We’re just outside Monroe, Wisconsin, “Cheese Capital of the USA,” and the altimeter tops 1,000 feet above sea level for the first time, reaching 1,060 feet. Victory!
I make it to my first stop of the day, Cadiz Springs State Recreation Area, the No. 1 hotspot on eBird for Green County. The park is home to a big impoundment, walling off Beckman Lake from Zander Lake, and relatively high up in the hills. It’s surrounded by mixed woodlands and prairie.
I walk out onto the cross-dike. It’s perfect sparrow habitat—dogwoods and other shrubs on both sides and it’s laden with Dark-eyed Juncos, White-throated Sparrows, and Fox Sparrows. Out on the lake there are four Tundra Swans, a Wisconsin first for me, and six Bufflehead.
On my way toward Lafayette County, and I encounter a group of bow hunters along the side of the road. This tracks with a sign I saw back at Cadiz Springs:
There’s a quarry near appropriately named Sand Road. The site hearkens back to the Driftless Area of the 19th Century, when lead and zinc deposits were mined from the Ordovician deposits.
Just as I cross into Iowa County, Wisconsin, near Blanchardville, a gorgeous female American Kestrel flutters across the road.
Outside of Argyle, I almost top 1,000 feet again. The terrain here is truly beautiful. If this was the East Coast, it would be the subject of umpteen breathless travelogues and Currier and Ives paintings. The New York Times would file gauzy portraits of a quaint Americana at our doorstep. I imagine “36 Hours in the Driftless Region.”
Adding an American Crow to my Iowa County list. There’s something cool about a county in Wisconsin called Iowa, and to my eye many sections of the terrain resemble the Hawkeye State.
The highway crosses into Dane County, home to Madison and the University of Wisconsin. We’re in the big time now. I espy the famed Blue Mound—the highest point in southern Wisconsin—off in the distance.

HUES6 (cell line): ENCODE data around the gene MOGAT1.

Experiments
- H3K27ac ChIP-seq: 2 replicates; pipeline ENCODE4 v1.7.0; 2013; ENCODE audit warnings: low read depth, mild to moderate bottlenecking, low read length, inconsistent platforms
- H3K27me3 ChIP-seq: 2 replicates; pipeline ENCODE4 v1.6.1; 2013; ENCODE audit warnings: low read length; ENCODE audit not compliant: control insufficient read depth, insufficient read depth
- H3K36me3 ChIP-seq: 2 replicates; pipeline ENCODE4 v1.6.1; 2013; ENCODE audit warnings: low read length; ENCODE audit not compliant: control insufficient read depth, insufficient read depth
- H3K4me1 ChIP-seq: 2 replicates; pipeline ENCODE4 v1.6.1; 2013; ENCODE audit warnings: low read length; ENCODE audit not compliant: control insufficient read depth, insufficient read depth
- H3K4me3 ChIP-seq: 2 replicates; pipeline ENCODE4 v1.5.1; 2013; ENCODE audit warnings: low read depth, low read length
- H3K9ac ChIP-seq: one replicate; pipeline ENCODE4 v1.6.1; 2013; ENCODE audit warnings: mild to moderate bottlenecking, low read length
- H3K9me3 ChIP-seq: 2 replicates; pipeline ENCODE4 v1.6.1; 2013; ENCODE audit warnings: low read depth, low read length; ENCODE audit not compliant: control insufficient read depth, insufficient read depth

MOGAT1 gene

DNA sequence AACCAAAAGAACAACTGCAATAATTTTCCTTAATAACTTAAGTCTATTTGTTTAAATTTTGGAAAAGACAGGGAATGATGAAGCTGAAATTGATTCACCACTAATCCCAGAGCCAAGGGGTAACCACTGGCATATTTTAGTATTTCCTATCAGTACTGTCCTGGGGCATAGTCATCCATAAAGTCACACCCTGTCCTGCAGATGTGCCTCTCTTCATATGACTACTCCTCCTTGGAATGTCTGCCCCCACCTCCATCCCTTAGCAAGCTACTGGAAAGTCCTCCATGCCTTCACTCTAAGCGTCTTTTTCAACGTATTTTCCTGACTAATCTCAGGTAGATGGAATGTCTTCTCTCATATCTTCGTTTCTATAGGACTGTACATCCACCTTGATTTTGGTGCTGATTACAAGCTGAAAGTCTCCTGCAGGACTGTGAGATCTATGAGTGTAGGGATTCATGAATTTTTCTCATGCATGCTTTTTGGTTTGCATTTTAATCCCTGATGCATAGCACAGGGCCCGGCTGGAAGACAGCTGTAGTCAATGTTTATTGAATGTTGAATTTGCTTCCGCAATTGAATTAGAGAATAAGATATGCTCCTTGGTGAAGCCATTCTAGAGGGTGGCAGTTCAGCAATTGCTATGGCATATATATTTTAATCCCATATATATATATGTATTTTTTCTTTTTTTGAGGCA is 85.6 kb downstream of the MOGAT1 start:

Somehow I’ve failed to check my altimeter for a little while. I know I’ve been on winding roads, on the shoulders of mounds, but didn’t expect this: 1,486 feet! We’re higher than any point in Illinois and most all of southern Wisconsin.
Perhaps that’s the appropriate note to end on, as my destination in the Baraboo Range and Sauk County is approaching.
At 12:53 p.m., I entered a Kwik Trip and made the most Wisconsin of purchases: a pack of smoked sausage, cheese curds, and twelve bottles of New Glarus.
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November 28 - FLUDDLES, McHenry County College, Luecht Auditorium, McHenry, Ill., 6:30 p.m.
December 6 - THE MAGIC STUMP, Thatcher Pavilion, 8030 Chicago Avenue, River Forest, Ill., 6 p.m.
December 9 - FLUDDLES, Rock Springs Nature Center, 3939 Nearing Lane, Decatur, Ill., 2 p.m.
You might recall last week’s post about fearing nature, including reacting to a White-tailed Deer, Cooper’s Hawk, and even a Red-bellied Woodpecker with trepidation.
Just as the ink was drying on that post, I came across another human-animal interaction in the wilds of the bungalow belt.
Ye gods, here we go again. The concerned Facebook poster has this sort of “what’s in it for me” mindset when encountering nature or something unfamiliar. It’s the idea that nature is something that needs to be feared and controlled rather than appreciated. Would the fox really pounce on the little dog in the bright lights of a city park?
The post went on to spawn numerous comments of dubious provenance. My conclusion, much like last week: seeing a Red Fox in an urban area is amazing and awe-inspiring. We should celebrate these creatures that against all odds are surviving and thriving in an environment dominated by humanity.